Either that or Hayashi had spent more time on this trilogy then I thought he had...
More films like this please: the truth of life, w/o commercial cinema's technical sorcery.
Love that quote.
Like watching my past on the screen. Eerily good.
This movie was released in 1996.
"The question is that, in Japan, why do the police not stop their illegal activities? It is because the people are docile. It's not like in Korea, for example, where, if something happens, the people rise up and have demonstrations. Nothing like that has ever happened in Japan. So, even if I make a movie like this, the police won't come after me. It's not like the FBI in the United States would put out a hit on me or anything like that. Nothing like that would happen. And when I applied for documents like filming permits, they came through with no problems from the police. And one more important reason: basically, Japanese society doesn't care for filmmakers - especially for independent filmmakers. They look down on me as an independent filmmaker. Independent filmmakers like me seem to have no influence on society, and whatever I produce doesn't have a large effect on society at large. If it was a large studio like Toho, for example - and it actually happens that last year, they were planning a film similar to mine, and they were probably shut down by the police because, in a large company like Toho, there are former members of the police who have become executives in the corporation. The larger the company, the more likely a project like this is to be shut down."
The movie is a chore, until the last 10 minutes, which finally woke me up.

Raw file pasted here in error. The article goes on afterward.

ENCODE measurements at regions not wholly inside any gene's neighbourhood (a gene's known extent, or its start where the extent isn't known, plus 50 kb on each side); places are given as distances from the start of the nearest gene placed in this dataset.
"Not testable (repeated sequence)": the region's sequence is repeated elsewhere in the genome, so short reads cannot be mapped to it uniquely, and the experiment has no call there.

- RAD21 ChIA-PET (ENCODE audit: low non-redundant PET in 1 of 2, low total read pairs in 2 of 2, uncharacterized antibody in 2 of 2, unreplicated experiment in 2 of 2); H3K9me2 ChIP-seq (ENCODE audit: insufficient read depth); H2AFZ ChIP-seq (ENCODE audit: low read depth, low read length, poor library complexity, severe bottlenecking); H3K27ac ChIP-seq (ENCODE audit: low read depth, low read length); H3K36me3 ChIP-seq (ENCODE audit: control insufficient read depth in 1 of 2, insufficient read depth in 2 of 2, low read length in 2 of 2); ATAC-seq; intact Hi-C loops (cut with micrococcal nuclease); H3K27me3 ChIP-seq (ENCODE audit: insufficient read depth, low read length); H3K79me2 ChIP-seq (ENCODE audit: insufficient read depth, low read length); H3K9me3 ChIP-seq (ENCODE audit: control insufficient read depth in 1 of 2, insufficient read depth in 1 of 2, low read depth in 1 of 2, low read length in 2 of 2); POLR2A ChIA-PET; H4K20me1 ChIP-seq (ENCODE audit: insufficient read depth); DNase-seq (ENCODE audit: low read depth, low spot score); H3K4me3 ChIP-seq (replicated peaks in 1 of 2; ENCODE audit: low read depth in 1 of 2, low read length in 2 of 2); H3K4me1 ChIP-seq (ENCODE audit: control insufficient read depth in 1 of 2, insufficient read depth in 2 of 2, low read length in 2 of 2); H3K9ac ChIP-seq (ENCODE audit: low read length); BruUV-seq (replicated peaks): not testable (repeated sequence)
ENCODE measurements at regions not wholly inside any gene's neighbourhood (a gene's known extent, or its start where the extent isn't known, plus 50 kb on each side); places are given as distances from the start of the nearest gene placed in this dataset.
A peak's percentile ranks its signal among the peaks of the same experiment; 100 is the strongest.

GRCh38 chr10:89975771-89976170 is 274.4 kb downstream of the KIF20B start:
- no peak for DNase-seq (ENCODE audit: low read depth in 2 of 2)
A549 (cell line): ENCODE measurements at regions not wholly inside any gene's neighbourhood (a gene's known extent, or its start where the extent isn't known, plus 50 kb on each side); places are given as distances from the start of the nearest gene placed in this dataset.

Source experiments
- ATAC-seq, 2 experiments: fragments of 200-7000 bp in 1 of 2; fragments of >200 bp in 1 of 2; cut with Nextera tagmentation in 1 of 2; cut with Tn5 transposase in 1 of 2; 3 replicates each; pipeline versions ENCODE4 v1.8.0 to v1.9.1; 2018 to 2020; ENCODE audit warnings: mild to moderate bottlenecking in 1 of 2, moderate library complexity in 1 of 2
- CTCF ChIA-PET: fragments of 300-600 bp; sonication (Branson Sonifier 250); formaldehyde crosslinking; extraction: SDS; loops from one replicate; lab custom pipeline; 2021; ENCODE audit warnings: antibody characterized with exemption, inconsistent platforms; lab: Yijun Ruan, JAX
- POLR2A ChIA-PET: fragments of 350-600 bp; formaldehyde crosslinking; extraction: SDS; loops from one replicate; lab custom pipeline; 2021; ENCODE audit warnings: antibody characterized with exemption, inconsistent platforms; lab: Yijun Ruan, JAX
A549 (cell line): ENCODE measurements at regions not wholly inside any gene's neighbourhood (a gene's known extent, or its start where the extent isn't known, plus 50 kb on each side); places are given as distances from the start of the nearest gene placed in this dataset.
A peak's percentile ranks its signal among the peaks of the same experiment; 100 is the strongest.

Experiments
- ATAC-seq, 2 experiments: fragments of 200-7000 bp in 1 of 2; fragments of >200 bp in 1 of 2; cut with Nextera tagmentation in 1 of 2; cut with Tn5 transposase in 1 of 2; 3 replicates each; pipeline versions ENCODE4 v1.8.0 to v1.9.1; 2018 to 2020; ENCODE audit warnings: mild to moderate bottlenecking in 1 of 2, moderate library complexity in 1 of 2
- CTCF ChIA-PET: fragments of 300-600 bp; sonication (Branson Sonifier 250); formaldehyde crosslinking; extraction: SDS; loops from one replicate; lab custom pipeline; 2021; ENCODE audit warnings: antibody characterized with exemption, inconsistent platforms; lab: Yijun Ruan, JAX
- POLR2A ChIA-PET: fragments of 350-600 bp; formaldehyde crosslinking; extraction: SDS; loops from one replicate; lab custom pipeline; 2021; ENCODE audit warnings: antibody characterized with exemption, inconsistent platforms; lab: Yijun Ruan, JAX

Completely bizarre, but somehow fun.
It's so mechanical and without surprise or personalization that I can't consider it a work of art.
There's no reason why this film is so bad. Just like the comment below, they had so many good things working materially, but it's like no effort was put into it. I don't understand.
Fucking demented and genius. Denden's performance is the best I've seen in years, and this is the film Sono's always wanted to make.
Great comrade and an important filmmaker. We gotta get Men and War on here!
Better than Bourne.
The swansong. Too many ingredients, but overall, a good dish.
Hong is back! Maybe the best yet.
Now, if we could actually find it. I've been wanting to see this for a few years.
aka, "in defense of bourgeois patriarchy"
It's amazing that everyone I follow gave it all fives. One of those unique films that works more like a mirror than a window.
Even with a complete divergence from his usual style, Teshigahara makes a very interesting picture on a zero budget. He works non-pro actors just as fine as an Italian Neorealist, and I dare anyone to find a better anti-war film made under the same conditions.
I feel like there was a rupture between Abe's existentialism, a search for identity and meaning, and Teshigahara's style, which tends to alienate. He broke the line several times, sometimes even has half the frame obscured or out of focus, and on top of that there are those memorable psychedelic scenes. It's the only film in the partnership where I felt that the two didn't make love very well. But still...
I haven't seen so many impactful films one right after the other since Victor Erice. Kumai deserves much more respect.
Two stars only because of Carmen Chaplin.
So intentionally absurd. I love it.
You cinephiles really need to get on this film. If you liked Breathless, then you'll be blown away. It's everything the 70's should have been.
Every time you think KT is going to take his curious, roving camera away from an uncomfortable scene, he doesn't, and brings you to that next level of depravity, met with more discomfort, and then fascination. A good take on the Sadean philosophy.
As good as In the Realm of the Senses, probably better. Funny how you can get such a different approach from two different directors. I like this version for fleshing out the character of Abe Sada more. Oshima did not do a good job at making compelling characters in Ai no Corrida. I think he was more concerned w/ sex, or at least Anatole Dauman was.